In New York State, if you cannot make your own decisions, and you do not have a Health Care Proxy, there is a determined order of who they will look to for decisions to be made (essentially a default Health Care Proxy). The order is: Spouse, Adult Child, Parent, Adult Sibling, Friend. If you do not have a Health Care Proxy, and a medical decision needs to be made, know that someone close to you will end up in that position anyway . Also, no matter what choices you have written on paper, your Health Care Proxy can override any decision and can make choices without regard to any other family member, friend, or medical provider’s opinion. This reality means that a deep, thoughtful conversation with your proxy is especially important.
Again, it can be a good idea to use a document like “5 Wishes” or another Living Will template to help you think about medical, emotional and spiritual questions. These resources can help you reflect on issues, and guide conversations with your Health Care Proxy and medical professionals who are helping you, so that they know what’s most important to you. These documents are a guide for your reflection and do not determine your care. (And remember: if you cannot make decisions on your own behalf, a Health Care Proxy or designee will be appointed by the State.)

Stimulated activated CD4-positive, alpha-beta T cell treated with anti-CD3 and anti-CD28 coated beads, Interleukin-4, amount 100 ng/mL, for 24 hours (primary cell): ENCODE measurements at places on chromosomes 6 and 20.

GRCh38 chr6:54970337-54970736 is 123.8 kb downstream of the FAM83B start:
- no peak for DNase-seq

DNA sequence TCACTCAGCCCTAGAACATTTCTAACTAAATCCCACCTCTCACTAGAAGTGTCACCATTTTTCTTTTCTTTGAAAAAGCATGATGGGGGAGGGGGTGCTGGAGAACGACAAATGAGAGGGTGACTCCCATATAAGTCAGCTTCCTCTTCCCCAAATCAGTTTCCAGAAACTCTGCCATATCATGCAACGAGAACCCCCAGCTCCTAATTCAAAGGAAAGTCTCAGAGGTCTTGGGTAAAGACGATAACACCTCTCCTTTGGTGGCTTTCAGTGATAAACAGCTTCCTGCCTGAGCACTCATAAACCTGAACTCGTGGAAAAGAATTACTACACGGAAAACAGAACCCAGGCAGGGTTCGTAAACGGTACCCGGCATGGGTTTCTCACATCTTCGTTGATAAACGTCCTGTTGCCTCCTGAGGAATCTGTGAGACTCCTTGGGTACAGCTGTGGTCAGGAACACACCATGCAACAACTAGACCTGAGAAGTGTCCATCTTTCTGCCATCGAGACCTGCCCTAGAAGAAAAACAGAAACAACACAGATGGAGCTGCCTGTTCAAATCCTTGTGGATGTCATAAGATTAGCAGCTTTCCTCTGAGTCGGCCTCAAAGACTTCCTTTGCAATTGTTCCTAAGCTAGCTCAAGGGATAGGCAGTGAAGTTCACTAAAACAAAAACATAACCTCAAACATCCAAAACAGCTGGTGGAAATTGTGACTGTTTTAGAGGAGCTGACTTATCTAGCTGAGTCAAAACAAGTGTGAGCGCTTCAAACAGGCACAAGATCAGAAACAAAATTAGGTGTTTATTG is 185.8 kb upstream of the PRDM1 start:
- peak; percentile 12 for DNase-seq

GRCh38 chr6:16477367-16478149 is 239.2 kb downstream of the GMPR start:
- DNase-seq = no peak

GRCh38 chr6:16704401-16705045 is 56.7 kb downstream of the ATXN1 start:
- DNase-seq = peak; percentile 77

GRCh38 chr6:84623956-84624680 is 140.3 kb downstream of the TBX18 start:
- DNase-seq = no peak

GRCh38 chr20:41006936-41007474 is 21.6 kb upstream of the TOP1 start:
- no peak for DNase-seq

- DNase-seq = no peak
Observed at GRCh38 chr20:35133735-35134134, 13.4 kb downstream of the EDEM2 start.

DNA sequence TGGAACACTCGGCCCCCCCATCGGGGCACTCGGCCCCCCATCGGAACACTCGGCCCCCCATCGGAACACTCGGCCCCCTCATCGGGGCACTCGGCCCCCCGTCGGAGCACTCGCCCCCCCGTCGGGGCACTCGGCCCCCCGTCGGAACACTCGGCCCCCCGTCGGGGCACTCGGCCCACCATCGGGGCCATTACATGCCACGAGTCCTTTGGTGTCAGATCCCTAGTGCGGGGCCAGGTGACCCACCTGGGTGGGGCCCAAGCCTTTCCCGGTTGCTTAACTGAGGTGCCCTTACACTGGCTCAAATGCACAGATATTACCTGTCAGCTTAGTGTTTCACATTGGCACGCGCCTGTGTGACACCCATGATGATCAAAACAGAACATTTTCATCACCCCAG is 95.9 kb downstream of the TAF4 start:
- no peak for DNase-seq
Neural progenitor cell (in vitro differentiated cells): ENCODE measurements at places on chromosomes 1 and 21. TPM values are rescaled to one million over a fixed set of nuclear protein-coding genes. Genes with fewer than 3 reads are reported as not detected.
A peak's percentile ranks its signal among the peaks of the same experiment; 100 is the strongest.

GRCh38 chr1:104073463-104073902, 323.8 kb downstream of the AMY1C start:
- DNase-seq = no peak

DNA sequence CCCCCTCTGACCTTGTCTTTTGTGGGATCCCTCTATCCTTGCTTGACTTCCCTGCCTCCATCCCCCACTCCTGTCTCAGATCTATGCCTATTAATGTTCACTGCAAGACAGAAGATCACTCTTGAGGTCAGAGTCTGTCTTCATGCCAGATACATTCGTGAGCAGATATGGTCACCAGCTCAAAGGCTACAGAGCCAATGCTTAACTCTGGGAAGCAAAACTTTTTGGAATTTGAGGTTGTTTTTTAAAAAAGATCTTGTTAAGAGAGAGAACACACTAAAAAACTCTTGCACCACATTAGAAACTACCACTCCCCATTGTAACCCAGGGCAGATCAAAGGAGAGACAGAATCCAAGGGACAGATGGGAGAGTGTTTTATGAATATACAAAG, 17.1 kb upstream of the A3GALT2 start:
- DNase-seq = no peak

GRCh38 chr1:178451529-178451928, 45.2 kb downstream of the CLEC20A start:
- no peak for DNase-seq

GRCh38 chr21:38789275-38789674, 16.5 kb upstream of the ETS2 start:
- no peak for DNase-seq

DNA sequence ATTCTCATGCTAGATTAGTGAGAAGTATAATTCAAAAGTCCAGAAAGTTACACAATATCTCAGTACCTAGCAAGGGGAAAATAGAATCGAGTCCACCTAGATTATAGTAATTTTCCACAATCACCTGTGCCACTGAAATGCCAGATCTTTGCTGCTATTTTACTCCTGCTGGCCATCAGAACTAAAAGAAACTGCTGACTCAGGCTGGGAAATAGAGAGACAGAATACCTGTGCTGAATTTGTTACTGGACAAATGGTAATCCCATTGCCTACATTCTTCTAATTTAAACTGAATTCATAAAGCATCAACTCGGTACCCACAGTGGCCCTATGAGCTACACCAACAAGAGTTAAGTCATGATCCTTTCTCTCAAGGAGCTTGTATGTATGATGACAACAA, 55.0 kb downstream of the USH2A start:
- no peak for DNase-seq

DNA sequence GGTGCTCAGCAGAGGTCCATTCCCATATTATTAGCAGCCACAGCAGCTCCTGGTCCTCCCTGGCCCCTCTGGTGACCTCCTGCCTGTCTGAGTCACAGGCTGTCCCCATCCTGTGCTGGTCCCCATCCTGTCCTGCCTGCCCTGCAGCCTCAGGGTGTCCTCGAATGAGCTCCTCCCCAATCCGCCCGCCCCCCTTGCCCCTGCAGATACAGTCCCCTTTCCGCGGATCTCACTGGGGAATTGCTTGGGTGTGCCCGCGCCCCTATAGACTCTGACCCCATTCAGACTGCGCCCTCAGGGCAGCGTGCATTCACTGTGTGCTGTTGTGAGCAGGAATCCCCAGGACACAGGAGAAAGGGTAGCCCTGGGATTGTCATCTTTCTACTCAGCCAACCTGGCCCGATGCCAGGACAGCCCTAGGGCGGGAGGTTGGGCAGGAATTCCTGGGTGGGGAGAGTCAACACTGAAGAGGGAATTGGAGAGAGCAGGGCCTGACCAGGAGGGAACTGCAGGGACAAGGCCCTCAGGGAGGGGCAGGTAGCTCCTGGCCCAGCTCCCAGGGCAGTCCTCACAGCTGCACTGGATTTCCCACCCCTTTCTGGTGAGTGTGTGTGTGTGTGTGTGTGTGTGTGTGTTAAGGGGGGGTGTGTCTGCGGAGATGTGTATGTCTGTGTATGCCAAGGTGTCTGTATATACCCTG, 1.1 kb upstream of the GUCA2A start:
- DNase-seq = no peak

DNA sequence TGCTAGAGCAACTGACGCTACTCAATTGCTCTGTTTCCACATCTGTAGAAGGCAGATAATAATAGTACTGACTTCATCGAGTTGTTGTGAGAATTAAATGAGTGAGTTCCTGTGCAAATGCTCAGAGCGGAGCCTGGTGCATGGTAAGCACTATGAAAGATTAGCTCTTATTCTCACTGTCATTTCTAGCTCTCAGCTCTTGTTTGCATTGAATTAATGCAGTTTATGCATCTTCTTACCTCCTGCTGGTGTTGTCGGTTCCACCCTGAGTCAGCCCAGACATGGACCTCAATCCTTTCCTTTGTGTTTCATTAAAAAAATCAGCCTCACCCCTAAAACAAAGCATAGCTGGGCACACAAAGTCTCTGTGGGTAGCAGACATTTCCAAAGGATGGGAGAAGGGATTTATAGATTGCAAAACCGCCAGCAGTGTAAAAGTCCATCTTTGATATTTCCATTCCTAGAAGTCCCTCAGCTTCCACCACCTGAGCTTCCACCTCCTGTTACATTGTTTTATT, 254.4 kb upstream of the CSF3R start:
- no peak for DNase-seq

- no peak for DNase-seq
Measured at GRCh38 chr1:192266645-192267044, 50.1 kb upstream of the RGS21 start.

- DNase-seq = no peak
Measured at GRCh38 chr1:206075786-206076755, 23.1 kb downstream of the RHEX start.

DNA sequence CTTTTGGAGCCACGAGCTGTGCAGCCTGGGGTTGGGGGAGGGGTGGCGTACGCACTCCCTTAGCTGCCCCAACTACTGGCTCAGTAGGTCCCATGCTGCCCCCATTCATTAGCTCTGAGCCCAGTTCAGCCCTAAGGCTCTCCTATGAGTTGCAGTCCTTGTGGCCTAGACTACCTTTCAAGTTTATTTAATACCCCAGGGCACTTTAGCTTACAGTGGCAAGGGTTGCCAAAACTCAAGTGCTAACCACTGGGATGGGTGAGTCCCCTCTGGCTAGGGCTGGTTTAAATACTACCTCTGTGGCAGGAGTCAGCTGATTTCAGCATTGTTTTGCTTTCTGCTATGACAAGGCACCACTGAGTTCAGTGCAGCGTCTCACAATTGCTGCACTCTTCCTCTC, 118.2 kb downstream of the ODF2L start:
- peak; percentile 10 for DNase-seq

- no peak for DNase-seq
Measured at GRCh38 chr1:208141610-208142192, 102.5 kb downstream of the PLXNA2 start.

The Health Care Proxy can be designated and living will/5 Wishes considered at any time of life, and they should be re-visited over time. A MOLST form, on the other hand, is important to have filled out when the health care choices described are likely to be made within the next 6-12 months of life.
Hopefully these brief descriptions help you know more about the different forms available, when and how you would use them. Remember that some of these seemingly practical choices and forms can bring up intense emotions; it might be helpful to have a loved one or trusted person in your life with you as you think about these things or fill out a form. At Hospicare, our staff works with families to complete the forms they need, and to make sure all wishes of a patient are expressed and respected.
Please email firstname.lastname@example.org or call 607-272-0212 to talk with someone more about Advanced Directives. We are committed to helping our community work through these important topics, and speak to both individuals and groups. Keep in touch, and let us know how we can help!